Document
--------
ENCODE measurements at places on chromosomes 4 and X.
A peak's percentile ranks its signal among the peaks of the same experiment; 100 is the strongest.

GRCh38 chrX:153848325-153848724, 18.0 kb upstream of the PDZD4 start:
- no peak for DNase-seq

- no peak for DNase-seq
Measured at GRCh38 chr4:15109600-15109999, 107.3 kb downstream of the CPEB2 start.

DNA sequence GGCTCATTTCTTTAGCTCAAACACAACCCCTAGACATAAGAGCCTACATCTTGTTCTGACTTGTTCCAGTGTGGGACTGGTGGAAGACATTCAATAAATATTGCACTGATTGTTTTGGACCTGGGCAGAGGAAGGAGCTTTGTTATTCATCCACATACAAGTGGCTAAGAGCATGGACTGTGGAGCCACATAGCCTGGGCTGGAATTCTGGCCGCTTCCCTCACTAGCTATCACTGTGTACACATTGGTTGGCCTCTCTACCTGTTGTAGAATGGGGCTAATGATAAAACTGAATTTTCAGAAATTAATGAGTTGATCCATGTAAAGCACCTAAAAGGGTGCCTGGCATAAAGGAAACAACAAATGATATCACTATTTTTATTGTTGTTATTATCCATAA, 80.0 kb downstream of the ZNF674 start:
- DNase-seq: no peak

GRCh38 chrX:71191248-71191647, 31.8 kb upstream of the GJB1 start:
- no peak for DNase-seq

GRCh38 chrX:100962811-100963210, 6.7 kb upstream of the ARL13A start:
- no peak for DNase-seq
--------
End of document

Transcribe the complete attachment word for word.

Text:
ENCODE measurements at places on chromosomes 4 and X.
A peak's percentile ranks its signal among the peaks of the same experiment; 100 is the strongest.

GRCh38 chrX:153848325-153848724, 18.0 kb upstream of the PDZD4 start:
- no peak for DNase-seq

- no peak for DNase-seq
Measured at GRCh38 chr4:15109600-15109999, 107.3 kb downstream of the CPEB2 start.

DNA sequence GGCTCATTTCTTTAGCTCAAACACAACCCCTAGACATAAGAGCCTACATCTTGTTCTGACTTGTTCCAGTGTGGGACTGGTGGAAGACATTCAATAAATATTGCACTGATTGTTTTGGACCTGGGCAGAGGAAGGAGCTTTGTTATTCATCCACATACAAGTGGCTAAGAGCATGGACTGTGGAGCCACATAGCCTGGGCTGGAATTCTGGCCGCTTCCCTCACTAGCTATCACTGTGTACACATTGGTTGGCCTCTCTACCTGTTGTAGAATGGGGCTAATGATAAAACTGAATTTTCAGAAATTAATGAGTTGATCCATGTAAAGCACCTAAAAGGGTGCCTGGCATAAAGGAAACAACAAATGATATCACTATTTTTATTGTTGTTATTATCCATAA, 80.0 kb downstream of the ZNF674 start:
- DNase-seq: no peak

GRCh38 chrX:71191248-71191647, 31.8 kb upstream of the GJB1 start:
- no peak for DNase-seq

GRCh38 chrX:100962811-100963210, 6.7 kb upstream of the ARL13A start:
- no peak for DNase-seq